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Passion flower tea is a herbal remedy for various ailments that is based on extracts from the Passionflower vine, Passiflora incarnata, that is native to tropical regions of Central America. It has been used since the era of the Aztec and Maya civilizations of the region in the 14th to 16th centuries, and was named by the Spanish conquistadors who conquered the region in the early 1500s. The leaves and flowers of the passion flower tend to have a sedative effect on people, so it has been an ingredient in folk remedies and homemade treatments for insomnia and anxiety, as well as for a flavoring in various types of foods and drinks.
While passion flower tea and related mixtures of the plant were officially approved for sale in the US as a sleep aid and sedative until 1978, after which its effects were questioned and it was removed, it is still widely sold in the UK and other European nations. In Germany, the herbal remedy is considered to be a tranquilizer, and, aside from its use to treat anxiety, it is also taken to alleviate gastrointestinal problems, menstrual cramps, and some heart conditions like tachycardia. Some medical practitioners also recommend it to alleviate symptoms of attention-deficit/hyperactive disorder (ADHD).
The leaves and flowers of the plant can be prepared either fresh or dried and still retain their potency. While passion flower tea may be named after the plant, it also usually contains other related herbal ingredients. Valerian, or Valeriana officinalis, is another sedative-inducing plant that has been used since ancient times, and grows in Europe and Asia where it is often used to increase the benefits of passion flower tea. The German Commission E, a collection of official herbal medicine documents, standardizes passion flower tea as having 40% valerian root, 30% lemon balm, and 30% passion flower. If the remedy is being prepared for children, however, the valerian root is substituted with a milder 30% of lavender and 10% of the St. John's wort natural calming agent.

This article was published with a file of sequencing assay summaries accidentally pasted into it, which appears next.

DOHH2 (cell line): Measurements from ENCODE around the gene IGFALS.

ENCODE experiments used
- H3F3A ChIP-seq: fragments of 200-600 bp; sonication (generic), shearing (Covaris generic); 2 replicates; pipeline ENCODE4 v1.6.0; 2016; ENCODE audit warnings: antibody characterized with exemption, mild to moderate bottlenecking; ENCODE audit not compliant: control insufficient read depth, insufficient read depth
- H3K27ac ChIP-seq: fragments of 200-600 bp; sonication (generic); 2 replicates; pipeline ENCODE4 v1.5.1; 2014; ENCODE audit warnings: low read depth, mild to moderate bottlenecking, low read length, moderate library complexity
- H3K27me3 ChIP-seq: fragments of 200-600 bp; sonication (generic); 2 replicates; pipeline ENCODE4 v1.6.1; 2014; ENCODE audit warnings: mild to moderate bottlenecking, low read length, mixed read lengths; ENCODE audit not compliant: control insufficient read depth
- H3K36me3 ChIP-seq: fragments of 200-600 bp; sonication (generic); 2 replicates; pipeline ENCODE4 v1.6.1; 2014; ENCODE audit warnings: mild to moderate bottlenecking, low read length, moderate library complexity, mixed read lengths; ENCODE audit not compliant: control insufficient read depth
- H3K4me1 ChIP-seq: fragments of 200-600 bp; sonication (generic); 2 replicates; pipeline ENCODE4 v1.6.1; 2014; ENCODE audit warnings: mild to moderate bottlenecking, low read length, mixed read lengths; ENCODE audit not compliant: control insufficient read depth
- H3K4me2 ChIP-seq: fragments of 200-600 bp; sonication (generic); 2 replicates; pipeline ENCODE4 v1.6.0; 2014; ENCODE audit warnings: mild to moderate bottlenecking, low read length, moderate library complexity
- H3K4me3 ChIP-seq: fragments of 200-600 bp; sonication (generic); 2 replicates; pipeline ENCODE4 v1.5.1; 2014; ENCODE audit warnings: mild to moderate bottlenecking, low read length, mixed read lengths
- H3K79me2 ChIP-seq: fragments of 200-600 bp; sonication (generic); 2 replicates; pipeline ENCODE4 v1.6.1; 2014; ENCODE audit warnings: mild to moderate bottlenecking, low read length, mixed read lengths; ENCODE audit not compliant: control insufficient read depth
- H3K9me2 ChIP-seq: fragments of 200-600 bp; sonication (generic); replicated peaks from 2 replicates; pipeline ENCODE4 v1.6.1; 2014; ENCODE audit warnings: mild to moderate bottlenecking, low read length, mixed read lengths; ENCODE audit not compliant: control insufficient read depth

Though the use of the plant has not shown any significant side effects in those taking it in moderation as of 2002, it is not recommended that it be ingested in large quantities or in combination with alcohol. In part, this is due to the fact that medical science has not yet definitively identified what compounds in passion flower tea actually cause sedative effects. Other cautions include not ingesting it with prescription medications and that pregnant or lactating women refrain from its use entirely. Dried dosage levels for the plant are recommended by European authorities to be 0.5 to 2 grams per day (0.02 ounces to 0.07 ounces) or 2.5 grams (0.09 ounces) of the plant, which equals about a teaspoon of the plant infused into passion flower tea.
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